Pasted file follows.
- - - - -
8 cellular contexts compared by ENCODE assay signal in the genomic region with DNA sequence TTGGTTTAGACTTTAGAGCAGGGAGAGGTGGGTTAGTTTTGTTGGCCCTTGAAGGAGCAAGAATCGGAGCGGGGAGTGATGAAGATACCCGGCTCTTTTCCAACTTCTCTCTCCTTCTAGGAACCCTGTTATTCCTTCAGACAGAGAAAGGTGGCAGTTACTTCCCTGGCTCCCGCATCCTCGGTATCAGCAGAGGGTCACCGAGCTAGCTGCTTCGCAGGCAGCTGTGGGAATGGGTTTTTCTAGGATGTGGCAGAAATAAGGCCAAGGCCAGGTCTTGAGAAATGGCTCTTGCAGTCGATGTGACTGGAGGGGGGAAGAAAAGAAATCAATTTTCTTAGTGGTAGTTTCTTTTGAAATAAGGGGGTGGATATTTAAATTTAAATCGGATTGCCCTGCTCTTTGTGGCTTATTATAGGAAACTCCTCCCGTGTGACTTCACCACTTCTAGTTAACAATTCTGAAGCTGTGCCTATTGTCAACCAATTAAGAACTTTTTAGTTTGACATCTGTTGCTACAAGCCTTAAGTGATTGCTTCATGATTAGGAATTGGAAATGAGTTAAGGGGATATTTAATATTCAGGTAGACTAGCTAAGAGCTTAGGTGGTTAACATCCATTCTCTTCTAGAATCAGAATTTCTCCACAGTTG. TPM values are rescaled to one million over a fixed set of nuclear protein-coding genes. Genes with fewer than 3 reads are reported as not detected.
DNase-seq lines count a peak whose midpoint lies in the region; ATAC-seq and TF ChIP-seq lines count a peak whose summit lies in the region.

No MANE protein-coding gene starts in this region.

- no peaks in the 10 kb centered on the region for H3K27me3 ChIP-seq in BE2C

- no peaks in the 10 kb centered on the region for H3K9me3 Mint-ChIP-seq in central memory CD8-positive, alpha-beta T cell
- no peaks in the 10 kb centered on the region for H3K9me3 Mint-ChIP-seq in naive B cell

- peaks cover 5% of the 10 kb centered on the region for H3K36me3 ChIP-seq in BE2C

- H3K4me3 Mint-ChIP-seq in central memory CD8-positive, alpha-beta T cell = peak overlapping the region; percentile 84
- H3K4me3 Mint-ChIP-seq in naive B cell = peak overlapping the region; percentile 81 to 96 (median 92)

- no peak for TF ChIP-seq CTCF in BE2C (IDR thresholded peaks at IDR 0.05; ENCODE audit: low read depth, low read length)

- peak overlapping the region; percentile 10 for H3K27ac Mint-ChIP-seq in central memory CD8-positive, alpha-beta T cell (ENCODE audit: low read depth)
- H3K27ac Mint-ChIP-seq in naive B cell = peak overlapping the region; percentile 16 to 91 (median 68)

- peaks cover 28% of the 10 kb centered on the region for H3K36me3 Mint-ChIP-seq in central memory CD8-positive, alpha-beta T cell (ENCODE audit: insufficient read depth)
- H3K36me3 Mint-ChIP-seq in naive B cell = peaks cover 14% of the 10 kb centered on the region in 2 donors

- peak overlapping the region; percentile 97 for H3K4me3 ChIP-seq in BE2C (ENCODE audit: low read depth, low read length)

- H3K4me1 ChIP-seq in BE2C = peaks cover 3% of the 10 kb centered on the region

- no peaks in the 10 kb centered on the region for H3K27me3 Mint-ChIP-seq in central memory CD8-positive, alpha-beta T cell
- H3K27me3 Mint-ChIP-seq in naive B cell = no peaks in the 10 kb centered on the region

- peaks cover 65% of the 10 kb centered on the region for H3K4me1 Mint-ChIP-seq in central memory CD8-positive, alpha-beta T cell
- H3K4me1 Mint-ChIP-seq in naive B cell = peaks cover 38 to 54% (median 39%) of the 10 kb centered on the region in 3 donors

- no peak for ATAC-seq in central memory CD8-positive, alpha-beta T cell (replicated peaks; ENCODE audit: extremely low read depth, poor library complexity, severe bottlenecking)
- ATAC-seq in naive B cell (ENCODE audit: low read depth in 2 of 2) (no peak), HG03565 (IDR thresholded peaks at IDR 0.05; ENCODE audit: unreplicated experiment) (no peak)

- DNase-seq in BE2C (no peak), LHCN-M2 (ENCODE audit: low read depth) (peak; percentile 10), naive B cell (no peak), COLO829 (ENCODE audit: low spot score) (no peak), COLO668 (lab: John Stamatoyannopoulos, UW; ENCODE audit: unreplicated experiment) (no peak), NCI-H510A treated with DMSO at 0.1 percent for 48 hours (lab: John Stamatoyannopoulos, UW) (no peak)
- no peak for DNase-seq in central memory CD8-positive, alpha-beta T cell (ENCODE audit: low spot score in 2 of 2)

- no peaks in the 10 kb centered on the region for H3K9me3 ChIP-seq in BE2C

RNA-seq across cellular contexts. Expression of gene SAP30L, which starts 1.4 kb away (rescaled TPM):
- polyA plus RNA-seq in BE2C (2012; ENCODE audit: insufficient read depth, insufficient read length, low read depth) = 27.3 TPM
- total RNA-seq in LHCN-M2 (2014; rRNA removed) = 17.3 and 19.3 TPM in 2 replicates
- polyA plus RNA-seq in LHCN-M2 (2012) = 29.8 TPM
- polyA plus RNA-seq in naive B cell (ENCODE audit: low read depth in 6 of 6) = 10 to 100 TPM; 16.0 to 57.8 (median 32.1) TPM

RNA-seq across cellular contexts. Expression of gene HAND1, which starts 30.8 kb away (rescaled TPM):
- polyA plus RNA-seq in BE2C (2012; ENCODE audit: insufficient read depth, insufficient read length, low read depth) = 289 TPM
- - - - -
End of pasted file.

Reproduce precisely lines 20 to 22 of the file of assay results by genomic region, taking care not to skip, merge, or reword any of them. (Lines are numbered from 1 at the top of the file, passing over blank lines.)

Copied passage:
- H3K4me1 Mint-ChIP-seq in naive B cell = peaks cover 38 to 54% (median 39%) of the 10 kb centered on the region in 3 donors

- no peak for ATAC-seq in central memory CD8-positive, alpha-beta T cell (replicated peaks; ENCODE audit: extremely low read depth, poor library complexity, severe bottlenecking)
- ATAC-seq in naive B cell (ENCODE audit: low read depth in 2 of 2) (no peak), HG03565 (IDR thresholded peaks at IDR 0.05; ENCODE audit: unreplicated experiment) (no peak)